5. Kids With Cameras / Zana Briski ed.

    Cover of Kids With Cameras
    This review appeared on my previous blog, Rat’s Reading. In 2004, Born into Brothels won a well-deserved the Best Documentary (feature) Oscar®. The movie is slice of life of Zana Briski working with children in Kolkata’s red light district Sonaguchi. Briski started a class teaching the children photography. By the time I watched the movie though, I only vaguely remembered this fact, so when the film opened with a number of stunning photographs, I was amazed and wondering who took them. Minutes later it was clear that these young children (I believe around 10 or 11 years old) took them. Taking photographs and getting support for taking photographs obviously had…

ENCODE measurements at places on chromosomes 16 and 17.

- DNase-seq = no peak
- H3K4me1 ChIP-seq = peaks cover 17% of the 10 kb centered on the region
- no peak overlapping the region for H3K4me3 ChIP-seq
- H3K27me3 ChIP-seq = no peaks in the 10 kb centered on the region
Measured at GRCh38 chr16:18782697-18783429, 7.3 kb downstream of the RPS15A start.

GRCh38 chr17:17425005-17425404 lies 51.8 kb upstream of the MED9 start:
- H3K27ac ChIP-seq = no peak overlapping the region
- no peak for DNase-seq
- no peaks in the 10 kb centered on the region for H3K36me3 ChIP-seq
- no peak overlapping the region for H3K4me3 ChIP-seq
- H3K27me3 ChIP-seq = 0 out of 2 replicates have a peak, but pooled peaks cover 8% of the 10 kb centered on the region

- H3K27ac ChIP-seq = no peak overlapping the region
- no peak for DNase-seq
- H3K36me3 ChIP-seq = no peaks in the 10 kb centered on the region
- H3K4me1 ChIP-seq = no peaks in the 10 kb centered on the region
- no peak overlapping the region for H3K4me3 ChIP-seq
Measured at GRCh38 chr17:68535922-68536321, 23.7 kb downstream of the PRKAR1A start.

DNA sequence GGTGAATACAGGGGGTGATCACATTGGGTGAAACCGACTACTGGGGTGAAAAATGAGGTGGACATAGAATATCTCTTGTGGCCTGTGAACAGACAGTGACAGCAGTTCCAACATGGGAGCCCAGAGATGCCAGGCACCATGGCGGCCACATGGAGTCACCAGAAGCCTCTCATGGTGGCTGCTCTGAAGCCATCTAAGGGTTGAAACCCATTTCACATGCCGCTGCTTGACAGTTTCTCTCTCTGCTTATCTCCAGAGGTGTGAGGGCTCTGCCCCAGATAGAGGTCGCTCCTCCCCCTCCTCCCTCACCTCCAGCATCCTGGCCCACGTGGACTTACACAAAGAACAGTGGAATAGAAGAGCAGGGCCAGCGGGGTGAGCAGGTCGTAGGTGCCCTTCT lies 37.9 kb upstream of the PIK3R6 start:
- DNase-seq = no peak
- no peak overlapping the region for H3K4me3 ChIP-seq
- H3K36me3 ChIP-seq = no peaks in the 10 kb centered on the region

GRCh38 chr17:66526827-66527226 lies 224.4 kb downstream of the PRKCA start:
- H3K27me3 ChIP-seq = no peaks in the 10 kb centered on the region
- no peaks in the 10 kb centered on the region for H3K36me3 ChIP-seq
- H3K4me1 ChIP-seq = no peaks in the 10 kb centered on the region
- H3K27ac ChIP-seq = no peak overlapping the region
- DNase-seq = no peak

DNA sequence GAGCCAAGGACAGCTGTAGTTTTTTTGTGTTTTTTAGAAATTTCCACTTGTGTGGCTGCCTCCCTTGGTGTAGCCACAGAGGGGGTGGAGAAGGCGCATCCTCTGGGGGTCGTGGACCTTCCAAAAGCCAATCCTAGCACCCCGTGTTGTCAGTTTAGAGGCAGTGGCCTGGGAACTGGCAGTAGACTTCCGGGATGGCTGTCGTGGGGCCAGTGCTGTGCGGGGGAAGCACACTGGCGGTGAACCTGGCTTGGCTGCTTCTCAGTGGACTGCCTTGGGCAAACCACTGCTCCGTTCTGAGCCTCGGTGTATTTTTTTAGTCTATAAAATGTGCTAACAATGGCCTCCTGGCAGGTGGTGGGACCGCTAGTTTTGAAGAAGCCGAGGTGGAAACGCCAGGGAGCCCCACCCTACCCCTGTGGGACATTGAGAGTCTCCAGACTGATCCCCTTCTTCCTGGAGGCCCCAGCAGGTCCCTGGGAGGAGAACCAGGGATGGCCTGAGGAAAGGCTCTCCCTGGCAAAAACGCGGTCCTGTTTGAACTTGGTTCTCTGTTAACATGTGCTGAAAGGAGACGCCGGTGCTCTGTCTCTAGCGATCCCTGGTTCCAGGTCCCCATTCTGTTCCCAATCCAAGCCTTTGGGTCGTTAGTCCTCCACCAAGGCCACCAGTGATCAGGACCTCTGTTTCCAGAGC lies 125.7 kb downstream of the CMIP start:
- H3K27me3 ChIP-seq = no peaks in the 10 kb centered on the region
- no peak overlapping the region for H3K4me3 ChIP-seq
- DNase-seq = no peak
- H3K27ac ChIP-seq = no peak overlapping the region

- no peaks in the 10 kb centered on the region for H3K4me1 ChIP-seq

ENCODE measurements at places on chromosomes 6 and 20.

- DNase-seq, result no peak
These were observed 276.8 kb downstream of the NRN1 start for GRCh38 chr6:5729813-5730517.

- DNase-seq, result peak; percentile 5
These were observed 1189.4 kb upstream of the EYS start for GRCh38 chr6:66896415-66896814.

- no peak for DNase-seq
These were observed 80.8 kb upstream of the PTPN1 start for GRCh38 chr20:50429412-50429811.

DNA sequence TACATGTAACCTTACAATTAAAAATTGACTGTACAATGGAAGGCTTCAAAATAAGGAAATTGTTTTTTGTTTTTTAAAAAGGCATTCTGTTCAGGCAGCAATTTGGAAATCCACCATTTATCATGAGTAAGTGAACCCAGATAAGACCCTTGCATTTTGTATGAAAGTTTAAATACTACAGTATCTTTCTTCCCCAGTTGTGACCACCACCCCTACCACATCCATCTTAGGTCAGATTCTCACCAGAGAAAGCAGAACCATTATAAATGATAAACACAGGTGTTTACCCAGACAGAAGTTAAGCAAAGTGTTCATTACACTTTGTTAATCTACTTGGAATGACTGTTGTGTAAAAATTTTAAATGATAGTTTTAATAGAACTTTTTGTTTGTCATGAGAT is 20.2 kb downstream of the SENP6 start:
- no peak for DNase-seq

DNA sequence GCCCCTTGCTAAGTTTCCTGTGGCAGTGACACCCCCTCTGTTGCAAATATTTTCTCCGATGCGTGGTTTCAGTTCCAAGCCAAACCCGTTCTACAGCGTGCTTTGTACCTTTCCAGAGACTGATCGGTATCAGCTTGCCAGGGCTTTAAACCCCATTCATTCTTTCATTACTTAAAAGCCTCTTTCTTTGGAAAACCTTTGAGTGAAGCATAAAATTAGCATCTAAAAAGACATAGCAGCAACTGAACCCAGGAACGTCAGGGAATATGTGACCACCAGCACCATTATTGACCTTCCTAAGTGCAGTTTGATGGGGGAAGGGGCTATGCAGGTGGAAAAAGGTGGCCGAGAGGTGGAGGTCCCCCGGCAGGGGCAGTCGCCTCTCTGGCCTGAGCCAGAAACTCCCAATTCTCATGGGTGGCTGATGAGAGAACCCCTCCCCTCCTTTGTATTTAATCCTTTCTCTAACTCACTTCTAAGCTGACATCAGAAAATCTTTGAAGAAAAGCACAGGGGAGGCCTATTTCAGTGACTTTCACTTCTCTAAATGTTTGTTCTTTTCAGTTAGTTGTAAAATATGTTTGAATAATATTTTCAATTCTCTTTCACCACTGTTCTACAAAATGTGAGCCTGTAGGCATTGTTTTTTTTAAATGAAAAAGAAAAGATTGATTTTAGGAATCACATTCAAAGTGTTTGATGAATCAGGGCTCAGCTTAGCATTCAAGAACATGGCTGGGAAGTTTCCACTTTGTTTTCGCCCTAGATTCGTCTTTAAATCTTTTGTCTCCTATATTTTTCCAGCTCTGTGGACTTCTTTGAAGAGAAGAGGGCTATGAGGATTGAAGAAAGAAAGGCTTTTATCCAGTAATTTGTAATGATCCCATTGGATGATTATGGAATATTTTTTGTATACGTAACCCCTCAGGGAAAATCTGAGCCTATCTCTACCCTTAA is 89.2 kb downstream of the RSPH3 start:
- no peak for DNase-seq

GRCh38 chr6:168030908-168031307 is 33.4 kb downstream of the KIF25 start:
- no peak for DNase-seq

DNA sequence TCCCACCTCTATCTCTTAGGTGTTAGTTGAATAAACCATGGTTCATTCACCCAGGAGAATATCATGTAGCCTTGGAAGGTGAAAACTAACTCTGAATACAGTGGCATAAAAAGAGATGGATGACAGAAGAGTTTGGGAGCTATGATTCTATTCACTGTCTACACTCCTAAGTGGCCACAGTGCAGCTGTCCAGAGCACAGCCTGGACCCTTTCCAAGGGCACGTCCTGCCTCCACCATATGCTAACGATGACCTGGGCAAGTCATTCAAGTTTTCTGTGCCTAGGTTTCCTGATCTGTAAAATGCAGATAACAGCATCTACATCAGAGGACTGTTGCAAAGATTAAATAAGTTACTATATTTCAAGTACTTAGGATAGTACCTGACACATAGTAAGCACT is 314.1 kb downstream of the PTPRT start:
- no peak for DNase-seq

6. The C Programming Language, 2nd ed. / Brian Kernighan and Dennis Ritchie

    Cover of The C Programming Language, Second Edition
    This review appeared on my previous blog, Rat’s Reading.Since I reviewed the book from which I learned C++, I probably ought to detail how I learned C. In the aforementioned operating systems class, the classwork was done in C. The C Programming Language was required for the class. The book is short; the main text is only 189 pages long, and that includes end-of-chapter problems. There’s a couple of appendixes. C itself isn’t a very big language, so this makes sense. Particularly when you consider that the authors of this book (Brian Kernighan & Dennis Ritchie), are also the inventors of C, though control for the specification of the language…